When borrowers have access to short-term mortgage finance as low as 2.0 per cent (see Table F6 in the RBA statistical tables), the impact of even a small interest rate rise can be significant. A 0.2 per cent rise on a 5.0 per cent mortgage, early in its life when interest payments dominate repayments, results in a four percent rise in repayments, but on a 2.0 per cent mortgage rate it results in a ten per cent rise in repayments. When interest rates are low the shock of even a small rise is amplified.

Jessica Irvine, writing in the Sydney Morning Herald, reminds us of the insanity of rising house prices. There is much that can be done to make housing more affordable by increasing supply and removing tax concessions, but it is possible that politicians know that that home-owners are hooked on the illusion that rising house prices represent rising wealth: that may be why Labor seems to have gone to water in abandoning the responsible policies they took to the last election.

Writing in Eureka Street, Andrew Hamilton reminds us that property has a social license.  The financialisaton of housing not only results in inequality and exclusion, but it also weakens social relationships centered on place when people are forced into mobility by a  housing market responding to the short-term interests of buyers and sellers.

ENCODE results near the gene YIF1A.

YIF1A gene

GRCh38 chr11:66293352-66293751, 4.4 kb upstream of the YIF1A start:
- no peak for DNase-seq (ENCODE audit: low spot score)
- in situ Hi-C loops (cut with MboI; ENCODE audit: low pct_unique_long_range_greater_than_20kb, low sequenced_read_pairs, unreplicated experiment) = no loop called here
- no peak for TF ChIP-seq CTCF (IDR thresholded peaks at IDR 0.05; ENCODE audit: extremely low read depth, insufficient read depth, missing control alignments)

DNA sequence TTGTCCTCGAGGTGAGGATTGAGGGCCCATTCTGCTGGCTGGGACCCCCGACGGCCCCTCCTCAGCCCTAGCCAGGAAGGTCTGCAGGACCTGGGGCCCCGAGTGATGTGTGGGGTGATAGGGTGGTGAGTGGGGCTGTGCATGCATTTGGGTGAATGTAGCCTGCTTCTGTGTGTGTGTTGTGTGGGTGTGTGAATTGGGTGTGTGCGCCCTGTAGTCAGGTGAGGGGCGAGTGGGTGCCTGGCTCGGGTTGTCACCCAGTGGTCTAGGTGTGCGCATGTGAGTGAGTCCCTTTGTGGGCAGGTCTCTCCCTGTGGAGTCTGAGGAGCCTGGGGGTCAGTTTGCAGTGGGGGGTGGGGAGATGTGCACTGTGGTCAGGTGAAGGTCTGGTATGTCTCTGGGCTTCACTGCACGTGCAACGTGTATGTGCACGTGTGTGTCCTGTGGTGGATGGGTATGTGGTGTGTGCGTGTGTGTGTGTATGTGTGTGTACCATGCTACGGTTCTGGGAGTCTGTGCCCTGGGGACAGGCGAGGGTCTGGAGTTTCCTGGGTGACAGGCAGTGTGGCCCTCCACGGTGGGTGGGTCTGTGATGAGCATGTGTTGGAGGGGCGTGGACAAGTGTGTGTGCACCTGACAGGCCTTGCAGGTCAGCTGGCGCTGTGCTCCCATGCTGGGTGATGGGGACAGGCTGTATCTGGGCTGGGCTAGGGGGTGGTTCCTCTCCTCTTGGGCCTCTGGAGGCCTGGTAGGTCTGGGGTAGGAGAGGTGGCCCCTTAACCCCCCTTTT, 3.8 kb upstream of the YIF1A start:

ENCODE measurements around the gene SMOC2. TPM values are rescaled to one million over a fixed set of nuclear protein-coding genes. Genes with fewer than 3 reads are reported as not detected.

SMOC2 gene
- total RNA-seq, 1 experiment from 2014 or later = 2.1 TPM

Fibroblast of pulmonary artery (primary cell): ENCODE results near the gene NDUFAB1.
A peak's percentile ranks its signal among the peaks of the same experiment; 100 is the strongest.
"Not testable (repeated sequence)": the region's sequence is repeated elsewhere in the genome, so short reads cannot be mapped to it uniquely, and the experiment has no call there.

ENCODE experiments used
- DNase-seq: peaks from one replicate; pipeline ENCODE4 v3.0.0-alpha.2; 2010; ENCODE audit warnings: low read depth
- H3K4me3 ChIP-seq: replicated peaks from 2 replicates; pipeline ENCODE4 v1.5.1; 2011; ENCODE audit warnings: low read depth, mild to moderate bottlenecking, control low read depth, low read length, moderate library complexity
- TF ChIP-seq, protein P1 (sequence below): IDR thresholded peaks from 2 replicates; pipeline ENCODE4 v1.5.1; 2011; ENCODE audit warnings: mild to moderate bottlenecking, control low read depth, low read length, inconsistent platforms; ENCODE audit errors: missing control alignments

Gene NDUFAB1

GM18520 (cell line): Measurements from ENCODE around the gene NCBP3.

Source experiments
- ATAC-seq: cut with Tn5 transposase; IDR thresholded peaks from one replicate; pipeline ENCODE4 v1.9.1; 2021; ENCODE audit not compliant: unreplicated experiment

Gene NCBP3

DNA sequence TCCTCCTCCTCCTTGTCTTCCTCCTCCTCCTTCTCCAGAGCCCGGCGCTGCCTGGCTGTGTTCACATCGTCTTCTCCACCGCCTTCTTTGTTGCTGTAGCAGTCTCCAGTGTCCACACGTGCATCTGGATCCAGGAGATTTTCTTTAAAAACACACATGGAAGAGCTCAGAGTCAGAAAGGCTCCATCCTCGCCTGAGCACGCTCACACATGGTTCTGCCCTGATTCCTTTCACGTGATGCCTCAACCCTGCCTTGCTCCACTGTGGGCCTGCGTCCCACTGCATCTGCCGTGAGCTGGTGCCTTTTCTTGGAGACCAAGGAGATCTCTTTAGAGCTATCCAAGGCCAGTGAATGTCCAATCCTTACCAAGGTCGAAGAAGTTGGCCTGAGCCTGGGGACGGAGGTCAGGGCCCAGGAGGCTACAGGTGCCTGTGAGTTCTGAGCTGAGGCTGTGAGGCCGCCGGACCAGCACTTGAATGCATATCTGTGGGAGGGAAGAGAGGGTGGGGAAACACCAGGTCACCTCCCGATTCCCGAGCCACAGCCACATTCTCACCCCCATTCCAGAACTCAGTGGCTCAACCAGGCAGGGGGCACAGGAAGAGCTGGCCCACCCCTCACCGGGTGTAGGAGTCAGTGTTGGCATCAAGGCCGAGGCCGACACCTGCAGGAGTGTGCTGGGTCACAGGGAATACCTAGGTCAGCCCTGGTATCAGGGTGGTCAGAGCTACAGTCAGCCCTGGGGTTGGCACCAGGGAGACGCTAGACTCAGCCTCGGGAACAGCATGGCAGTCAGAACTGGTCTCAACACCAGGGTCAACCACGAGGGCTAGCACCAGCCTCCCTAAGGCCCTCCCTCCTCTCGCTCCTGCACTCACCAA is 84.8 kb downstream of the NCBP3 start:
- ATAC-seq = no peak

(Next week we should be able to cover the ABS house price data for the December quarter.)

International Women’s Day – slow progress

Women still have it tough in the workplace

The ACTU draws our attention to women’s disadvantages in the workforce, and to the way the Commonwealth’s proposed changes to labour market regulation would worsen the situation – International Women’s Day 2021 a reality check on progress.  Although the principle of equal pay for equal work was embedded in federal law half a century ago, there are still significant gender pay gaps. Our workforce is highly gender-segregated, with women over-represented in occupations and industries with low pay and insecure employment.

Covid-19’s disproportionate effects on women in the workforce

The Australia Institute’s Centre for Future Work has published a briefing paper by Alison Pennington Women’s casual job surge widens gender pay gap.

When the pandemic hit, women bore the brunt of employment consequences: